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  1. morally ignoble or base; vile: sordid methods.
  2. meanly selfish, self-seeking, or mercenary.
  3. dirty or filthy.
  4. squalid; wretchedly poor and run-down: sordid housing.

Origin of sordid

1590–1600; < Latin sordidus, equivalent to sord(ēs) dirt + -idus -id4
Related formssor·did·ly, adverbsor·did·ness, nounun·sor·did, adjectiveun·sor·did·ly, adverbun·sor·did·ness, noun
Can be confusedsordid sorted

Synonyms for sordid

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1. degraded, depraved. See mean2. 2. avaricious, tight, close, stingy. 3. soiled, unclean, foul.

Antonyms for sordid Unabridged Based on the Random House Unabridged Dictionary, © Random House, Inc. 2018

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Historical Examples of sordid

British Dictionary definitions for sordid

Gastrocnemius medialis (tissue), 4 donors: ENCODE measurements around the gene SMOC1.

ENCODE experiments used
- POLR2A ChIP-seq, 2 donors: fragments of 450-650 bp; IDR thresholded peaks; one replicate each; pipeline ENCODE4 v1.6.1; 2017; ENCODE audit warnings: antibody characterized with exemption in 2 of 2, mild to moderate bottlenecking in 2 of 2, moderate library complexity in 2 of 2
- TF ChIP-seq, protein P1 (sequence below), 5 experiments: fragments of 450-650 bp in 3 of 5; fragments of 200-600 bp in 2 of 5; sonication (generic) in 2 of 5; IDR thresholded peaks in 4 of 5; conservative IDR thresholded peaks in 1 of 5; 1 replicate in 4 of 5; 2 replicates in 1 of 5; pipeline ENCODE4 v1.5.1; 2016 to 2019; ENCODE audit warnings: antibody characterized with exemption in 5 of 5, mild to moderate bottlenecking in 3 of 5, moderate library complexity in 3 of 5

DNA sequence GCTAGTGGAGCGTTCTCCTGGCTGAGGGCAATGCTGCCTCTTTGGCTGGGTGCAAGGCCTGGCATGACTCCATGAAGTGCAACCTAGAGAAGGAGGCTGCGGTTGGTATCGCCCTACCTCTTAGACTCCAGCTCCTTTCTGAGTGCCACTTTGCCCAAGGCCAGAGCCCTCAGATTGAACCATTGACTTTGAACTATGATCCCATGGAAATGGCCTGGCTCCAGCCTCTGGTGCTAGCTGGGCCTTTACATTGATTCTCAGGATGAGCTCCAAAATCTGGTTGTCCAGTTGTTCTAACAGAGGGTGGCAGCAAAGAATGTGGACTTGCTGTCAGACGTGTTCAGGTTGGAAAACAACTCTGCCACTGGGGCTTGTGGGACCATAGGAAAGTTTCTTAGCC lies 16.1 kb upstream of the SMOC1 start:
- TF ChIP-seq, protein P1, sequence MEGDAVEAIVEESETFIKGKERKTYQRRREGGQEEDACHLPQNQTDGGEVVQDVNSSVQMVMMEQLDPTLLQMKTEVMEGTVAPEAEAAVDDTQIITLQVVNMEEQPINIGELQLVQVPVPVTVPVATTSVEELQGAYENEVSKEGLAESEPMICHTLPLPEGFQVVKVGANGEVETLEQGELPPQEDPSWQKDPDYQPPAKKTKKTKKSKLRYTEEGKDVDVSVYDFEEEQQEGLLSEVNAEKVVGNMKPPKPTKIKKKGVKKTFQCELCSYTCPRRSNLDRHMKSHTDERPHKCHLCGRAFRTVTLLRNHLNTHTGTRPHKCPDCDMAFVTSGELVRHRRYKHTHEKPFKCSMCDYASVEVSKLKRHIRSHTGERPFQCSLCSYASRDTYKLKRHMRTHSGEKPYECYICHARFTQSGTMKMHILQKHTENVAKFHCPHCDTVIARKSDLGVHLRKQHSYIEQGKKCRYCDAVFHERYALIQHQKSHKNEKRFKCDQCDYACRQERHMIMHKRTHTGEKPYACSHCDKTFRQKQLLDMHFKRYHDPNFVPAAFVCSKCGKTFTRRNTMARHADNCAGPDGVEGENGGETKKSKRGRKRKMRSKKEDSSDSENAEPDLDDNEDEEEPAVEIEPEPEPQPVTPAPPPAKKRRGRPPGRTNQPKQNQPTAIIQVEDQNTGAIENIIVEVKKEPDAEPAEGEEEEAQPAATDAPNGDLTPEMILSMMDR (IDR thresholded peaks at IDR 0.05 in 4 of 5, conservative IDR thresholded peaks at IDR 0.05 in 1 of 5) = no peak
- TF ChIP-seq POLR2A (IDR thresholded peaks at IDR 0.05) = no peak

1. dirty, foul, or squalid
  2. degraded; vile; basea sordid affair
  3. selfish and graspingsordid avarice
Derived Formssordidly, adverbsordidness, noun

Word Origin for sordid

C16: from Latin sordidus, from sordēre to be dirty
Collins English Dictionary - Complete & Unabridged 2012 Digital Edition © William Collins Sons & Co. Ltd. 1979, 1986 © HarperCollins Publishers 1998, 2000, 2003, 2005, 2006, 2007, 2009, 2012

Word Origin and History for sordid

early 15c., "festering," from Latin sordidus "dirty, filthy, foul, vile, mean, base," from sordere "be dirty, be shabby," related to sordes "dirt, filth," from PIE *swrd-e-, from root *swordo- "black, dirty" (cf. Old English sweart "black"). Sense of "foul, low, mean" first recorded 1610s. Related: Sordidly; sordidness.

Online Etymology Dictionary, © 2010 Douglas Harper